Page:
With its focus on pay-per-click (PPC) search ads, Google AdWords remains one of the most popular online advertising channels for business owners. One of the reasons for its popularity lies in its targeting feature. Rather than displaying your ads for everyone to see, you can specify your audience using keywords. However, AdWords offers several different keyword match types, each of which targets a different audience.
By default, target keywords in AdWords use the broad match type. As the name suggests, broad match keywords expose your ads to a larger audience. They include keyword variations like misspellings, synonyms and related searches.
Broad Match Modifier
As explained by WordStream, broad match modifier falls somewhere between broad match and phrase match types. It covers the same misspellings, synonyms and related searches as broad match, but it only triggers ad impressions when these search variations are performed with the (+) parameter.
An even more precise targeting option is phrase match keywords. Phrase match keywords trigger ads for searches containing close variations of the phrase. Ads for phrase match keywords only show, however, when words are adding to the front or end of the phrase. They will not show when words are added to the middle of the phrase.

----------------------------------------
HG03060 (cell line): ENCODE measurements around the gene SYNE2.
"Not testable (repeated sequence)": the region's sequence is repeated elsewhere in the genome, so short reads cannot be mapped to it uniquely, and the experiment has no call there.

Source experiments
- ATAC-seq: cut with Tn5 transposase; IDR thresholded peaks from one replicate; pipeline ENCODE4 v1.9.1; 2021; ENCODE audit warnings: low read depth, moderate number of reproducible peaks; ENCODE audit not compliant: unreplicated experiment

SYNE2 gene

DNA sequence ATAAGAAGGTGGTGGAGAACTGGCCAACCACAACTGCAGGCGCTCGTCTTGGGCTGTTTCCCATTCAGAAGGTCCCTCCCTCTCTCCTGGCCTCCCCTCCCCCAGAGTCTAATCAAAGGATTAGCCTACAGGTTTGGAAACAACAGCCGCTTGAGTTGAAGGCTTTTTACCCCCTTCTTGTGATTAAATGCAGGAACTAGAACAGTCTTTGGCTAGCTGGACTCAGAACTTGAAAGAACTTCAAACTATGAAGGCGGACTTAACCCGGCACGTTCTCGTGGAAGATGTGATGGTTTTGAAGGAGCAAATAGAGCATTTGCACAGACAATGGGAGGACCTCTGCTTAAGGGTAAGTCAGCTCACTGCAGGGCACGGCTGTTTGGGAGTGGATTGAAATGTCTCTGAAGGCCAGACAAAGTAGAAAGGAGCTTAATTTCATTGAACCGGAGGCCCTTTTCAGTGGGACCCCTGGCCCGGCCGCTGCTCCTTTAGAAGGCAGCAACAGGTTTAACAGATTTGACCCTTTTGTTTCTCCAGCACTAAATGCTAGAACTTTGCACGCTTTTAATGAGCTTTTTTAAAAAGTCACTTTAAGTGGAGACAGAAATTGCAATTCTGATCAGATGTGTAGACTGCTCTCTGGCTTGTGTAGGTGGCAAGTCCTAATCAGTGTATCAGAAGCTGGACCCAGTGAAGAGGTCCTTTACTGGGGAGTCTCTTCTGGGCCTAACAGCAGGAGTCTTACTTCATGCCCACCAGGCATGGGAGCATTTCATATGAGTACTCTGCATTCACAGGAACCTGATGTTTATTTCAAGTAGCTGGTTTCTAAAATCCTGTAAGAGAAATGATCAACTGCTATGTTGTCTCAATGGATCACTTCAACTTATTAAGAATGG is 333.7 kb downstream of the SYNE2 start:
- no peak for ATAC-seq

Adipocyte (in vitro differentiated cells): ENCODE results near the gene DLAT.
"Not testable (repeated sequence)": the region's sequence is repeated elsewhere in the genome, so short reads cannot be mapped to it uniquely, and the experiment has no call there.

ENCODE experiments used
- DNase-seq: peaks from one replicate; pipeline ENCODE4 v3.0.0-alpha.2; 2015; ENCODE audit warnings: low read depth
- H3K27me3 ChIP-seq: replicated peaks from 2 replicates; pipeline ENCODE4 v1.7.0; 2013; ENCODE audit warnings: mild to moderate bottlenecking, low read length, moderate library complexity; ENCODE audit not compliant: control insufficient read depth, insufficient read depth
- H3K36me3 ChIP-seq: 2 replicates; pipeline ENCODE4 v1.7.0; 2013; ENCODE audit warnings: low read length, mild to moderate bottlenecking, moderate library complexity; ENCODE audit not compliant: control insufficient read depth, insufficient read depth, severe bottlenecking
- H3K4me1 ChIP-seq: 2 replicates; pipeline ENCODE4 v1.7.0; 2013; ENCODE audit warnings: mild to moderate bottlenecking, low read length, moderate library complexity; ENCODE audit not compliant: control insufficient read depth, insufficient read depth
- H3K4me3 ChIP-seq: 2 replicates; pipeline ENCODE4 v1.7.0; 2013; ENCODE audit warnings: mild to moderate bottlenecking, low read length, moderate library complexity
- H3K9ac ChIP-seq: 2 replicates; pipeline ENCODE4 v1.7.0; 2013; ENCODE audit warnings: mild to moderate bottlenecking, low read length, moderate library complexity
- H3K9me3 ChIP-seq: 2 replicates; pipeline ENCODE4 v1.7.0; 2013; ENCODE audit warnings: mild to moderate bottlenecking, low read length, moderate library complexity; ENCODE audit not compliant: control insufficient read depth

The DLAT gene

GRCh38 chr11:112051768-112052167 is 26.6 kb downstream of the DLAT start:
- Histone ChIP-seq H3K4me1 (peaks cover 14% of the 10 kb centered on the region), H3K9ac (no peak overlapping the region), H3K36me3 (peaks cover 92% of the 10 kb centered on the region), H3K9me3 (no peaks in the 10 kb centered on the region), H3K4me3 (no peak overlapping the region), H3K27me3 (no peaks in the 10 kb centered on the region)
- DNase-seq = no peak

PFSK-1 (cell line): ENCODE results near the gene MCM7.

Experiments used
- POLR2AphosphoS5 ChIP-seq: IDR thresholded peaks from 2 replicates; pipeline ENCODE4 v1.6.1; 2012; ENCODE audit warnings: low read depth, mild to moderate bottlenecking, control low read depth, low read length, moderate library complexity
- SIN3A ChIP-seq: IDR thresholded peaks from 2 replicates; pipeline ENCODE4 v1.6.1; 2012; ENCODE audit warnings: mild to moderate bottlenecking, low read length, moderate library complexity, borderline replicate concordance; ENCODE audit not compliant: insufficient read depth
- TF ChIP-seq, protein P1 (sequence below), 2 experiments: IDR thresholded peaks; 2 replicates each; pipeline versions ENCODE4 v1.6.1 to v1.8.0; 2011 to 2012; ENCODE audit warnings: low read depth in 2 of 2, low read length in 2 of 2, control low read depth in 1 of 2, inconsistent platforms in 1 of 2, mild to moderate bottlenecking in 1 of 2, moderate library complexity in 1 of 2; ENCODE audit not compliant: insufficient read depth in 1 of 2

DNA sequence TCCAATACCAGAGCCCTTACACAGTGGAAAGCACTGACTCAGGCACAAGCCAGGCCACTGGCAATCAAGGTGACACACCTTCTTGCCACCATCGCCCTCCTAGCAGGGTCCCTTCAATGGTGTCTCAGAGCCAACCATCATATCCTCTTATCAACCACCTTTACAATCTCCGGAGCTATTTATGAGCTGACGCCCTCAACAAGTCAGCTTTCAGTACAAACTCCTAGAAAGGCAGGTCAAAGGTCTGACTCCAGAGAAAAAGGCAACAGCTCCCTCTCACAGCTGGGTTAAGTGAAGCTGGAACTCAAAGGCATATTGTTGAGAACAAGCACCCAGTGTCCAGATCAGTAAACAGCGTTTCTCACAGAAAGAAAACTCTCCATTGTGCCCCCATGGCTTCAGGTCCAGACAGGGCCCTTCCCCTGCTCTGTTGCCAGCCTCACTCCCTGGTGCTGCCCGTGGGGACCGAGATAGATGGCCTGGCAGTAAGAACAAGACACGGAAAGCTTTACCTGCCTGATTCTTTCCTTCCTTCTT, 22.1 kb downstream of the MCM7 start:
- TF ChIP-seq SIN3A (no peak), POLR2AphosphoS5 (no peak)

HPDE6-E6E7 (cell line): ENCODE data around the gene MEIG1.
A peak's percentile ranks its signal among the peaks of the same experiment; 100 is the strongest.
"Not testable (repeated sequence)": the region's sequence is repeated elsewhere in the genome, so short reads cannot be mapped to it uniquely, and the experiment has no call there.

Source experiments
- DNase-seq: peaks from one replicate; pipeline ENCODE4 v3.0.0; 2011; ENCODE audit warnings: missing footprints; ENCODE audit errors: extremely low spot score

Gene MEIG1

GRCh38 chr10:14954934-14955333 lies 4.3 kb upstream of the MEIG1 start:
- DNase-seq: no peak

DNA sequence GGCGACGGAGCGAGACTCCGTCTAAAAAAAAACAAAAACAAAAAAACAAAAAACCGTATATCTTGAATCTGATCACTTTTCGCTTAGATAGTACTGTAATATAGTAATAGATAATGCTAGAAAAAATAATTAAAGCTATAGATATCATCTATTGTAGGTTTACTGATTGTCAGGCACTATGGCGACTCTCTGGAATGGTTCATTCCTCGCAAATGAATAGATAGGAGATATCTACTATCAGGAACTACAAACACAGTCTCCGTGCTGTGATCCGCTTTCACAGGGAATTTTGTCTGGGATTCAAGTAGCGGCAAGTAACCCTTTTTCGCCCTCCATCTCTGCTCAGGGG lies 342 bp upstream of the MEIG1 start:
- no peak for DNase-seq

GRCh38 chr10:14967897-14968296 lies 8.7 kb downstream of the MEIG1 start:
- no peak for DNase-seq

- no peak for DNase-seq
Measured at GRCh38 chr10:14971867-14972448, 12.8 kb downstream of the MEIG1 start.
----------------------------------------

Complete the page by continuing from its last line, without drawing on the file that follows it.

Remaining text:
Exact match type only triggers ads for searches containing the exact keyword phrase or close variations. So, how does this differ from phrase match? With exact match, even fewer users will see your ads. This means your ads will generate fewer impressions using exact match than phrase match. On the other hand, however, it typically yields higher quality traffic; thus, helping to bolster your AdWords conversion rate and return on investment (ROI).
Finally, negative match keywords have a completely different function: they prevent your ads from showing when a search query contains one or more of your specified negative keywords. If your website sells dresses but not necessarily wedding dresses, for instance, you can use “wedding” as a negative match keyword to prevent your ads from showing for searches like “wedding dress” or “buy wedding dress.”
These are the five keyword match types currently supported by AdWords. It’s important to note, however, that match types only affect Search Network ads, not Display Network ads